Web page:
IUCN threat status:

Least Concern (LC)

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Southern magnolia (Magnolia grandiflora) is the state tree of both Louisiana and Mississippi.  This evergreen tree is native to the coastal plains of the southeastern United States (Virginia and central Florida west to eastern Texas), where it occurs in abundance.  It occurs in rich loamy soils of wooded dunes, hammocks, and along rivers of the bottom and low upland plains between 60-150 m (180-450 feet) in altitude.  It cannot withstand inundation from flooding, and it is also susceptible to frost.  A beautiful and useful tree, it is also commonly planted in parks and streets in mild climates around the world, and over 50 cultivars are commercially available.  It was collected and brought to Great Britain in 1726 whence began a long history of cultivation in Europe and Asia.  Southern magnolia is also known as bull bay (partly because cattle reportedly eat its leaves), big-laurel, evergreen magnolia, and large-flower magnolia. 

The largest known Magnolia grandiflora tree, from Smith County, Mississippi, measured 37.2m (112 feet) in height.  It is a moderately fast growing species, more usually reaching a height of 15 m (50 feet) tall.  Southern magnolia trees have large, dark green, leathery, oval leaves, about 12-20 cm (5-8 inches) long, which it does not shed in winter.  The undersides of the leaves have a bronze-red brown fuzzy surface, and the twigs are also red and fuzzy.  Young trees develop a large taproot. 

In late spring, the trees produce large, cup-shaped flowers, 30 cm (12 inches) across.  The flowers give off a sweet lemony scent.  Growing from thick stems all over the tree, the flowers have delicate waxy, white petals that bruise easily.  These showy blossoms are open for three days, when they are pollinated by bees, and close up each night.  Flowers give way to cone-shaped fruits that, when mature, bear the trees prolific crop of bright red seeds.  The seeds have a fleshy coat over an inner stone, and attach to the fruit with silky white threads.  They dangle from these threads until eaten by birds and mammals, including squirrels, opossums, quail and turkey, which disperse the seeds.  Seeds do not germinate under parent trees, as adult trees produce chemicals to inhibit potentially competing seedlings.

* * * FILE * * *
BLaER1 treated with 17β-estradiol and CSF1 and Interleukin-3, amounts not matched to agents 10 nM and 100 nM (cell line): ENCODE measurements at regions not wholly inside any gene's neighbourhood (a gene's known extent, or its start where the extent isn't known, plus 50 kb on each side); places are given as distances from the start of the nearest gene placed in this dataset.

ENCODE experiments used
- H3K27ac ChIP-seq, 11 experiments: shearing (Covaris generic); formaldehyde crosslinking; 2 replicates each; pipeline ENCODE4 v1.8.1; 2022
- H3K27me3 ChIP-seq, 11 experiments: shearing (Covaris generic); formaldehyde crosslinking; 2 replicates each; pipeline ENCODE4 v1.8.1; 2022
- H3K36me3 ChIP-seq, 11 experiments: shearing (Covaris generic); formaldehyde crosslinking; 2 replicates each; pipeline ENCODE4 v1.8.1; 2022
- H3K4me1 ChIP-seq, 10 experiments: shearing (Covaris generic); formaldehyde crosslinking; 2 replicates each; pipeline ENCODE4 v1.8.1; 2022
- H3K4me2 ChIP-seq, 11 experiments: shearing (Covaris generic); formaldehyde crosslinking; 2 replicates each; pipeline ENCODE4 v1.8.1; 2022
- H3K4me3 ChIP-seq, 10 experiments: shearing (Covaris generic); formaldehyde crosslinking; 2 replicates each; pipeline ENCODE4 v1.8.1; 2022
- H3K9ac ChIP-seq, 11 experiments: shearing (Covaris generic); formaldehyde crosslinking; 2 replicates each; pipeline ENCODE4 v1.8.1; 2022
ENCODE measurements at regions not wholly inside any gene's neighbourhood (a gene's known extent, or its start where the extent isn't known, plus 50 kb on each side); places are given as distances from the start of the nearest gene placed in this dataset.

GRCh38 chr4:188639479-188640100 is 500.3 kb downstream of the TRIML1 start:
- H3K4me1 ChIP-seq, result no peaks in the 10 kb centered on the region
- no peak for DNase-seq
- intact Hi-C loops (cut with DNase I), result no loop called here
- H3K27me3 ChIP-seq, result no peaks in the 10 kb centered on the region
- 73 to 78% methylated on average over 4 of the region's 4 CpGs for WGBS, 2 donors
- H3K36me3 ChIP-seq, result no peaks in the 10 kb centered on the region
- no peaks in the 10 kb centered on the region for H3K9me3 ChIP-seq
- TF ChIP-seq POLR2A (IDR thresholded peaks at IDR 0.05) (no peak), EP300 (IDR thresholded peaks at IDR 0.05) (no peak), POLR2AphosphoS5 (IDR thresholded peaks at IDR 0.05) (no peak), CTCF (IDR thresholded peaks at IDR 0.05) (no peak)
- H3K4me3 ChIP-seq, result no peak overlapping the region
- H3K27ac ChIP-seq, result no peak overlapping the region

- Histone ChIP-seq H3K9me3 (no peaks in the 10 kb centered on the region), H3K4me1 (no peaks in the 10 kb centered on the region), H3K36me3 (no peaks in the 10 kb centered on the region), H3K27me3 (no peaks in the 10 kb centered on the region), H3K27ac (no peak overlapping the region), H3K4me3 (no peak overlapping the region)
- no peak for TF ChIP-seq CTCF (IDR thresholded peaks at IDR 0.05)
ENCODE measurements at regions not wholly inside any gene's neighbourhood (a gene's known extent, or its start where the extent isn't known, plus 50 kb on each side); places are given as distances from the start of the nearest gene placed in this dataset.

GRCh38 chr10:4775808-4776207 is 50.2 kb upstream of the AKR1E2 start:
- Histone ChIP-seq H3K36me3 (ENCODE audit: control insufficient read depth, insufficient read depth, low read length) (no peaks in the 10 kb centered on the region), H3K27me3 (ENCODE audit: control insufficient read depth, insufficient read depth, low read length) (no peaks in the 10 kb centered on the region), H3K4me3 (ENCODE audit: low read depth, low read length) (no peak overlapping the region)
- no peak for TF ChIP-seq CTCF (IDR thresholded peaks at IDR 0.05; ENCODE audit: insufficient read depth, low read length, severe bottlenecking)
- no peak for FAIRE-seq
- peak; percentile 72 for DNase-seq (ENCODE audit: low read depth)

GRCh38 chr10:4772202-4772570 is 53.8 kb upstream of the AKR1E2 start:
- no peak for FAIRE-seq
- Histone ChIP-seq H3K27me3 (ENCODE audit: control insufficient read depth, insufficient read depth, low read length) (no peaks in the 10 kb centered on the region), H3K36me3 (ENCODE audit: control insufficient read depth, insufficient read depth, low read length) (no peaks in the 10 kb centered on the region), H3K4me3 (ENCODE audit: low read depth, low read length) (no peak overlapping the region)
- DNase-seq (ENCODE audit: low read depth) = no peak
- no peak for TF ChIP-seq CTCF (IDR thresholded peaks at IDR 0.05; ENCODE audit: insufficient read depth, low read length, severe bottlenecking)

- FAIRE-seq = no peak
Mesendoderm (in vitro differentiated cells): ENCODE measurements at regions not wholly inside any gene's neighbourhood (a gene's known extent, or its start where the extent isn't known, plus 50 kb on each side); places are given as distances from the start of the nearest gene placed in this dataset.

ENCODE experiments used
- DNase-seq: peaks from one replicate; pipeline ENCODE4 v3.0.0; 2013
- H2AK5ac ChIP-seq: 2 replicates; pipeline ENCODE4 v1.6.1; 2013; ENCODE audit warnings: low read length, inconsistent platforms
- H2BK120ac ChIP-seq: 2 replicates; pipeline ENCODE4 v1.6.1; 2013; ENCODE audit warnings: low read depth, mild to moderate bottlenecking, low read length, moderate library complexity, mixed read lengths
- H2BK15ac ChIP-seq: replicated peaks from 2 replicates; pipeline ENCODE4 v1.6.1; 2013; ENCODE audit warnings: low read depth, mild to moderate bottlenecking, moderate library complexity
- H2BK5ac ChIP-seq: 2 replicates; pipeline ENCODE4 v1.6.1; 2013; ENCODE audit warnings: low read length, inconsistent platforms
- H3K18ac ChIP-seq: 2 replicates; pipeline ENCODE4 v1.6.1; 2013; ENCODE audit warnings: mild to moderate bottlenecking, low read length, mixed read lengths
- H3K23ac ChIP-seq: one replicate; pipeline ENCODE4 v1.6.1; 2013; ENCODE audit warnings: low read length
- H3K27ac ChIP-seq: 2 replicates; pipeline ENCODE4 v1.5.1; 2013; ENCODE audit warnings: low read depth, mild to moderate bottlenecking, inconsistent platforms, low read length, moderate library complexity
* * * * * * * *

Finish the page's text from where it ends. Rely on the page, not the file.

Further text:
In its habitat, southern magnolia seldom grows alone.  It is shade tolerant, especially when young.  It is commonly found alongside hardwood trees including American beech, sweetgum, yellow-poplar, live oak, southern red oak, white oak, and hickories.  The cork bark of older magnolia trees allows the trees to survive fire, although seedlings are quickly killed.  Where fires are suppressed, southern magnolia become dominant (climax) species in mixed hardwood forests, often along with live oak. 

People have used Southern magnolia for many uses.  These include:

  • Its hard and heavy timber is used commercially to make furniture, pallets, and veneer.  
  • Because the tree is resistant to acid deposition from pollutants such as sulfur dioxide it is good for urban landscaping. 
  • Magnolia grandiflora produces phenolic antimicrobial chemicals, compounds called coumarins and sesquiterpene lactones, which discourage predation and grazing.  Choctaw and Koasati tribes used the bark of Magnolia grandiflora as dermatological and kidney aids.  In northern Pakistan, oil is extracted from leaves and flowers and pounded leaves are used for toothache.  Extracts from its leaves, fruits, bark and wood have potential applications as pharmaceuticals.
  • Its dense, evergreen foliage harbors wildlife, providing coverage for many small birds and mammals, even in urban settings. 

(Clark et al. 1981; E.-Feraly and Chan 1978; Halls 1977; Outcalt 1990; Wikipedia 2016; Yang et al. 1994)

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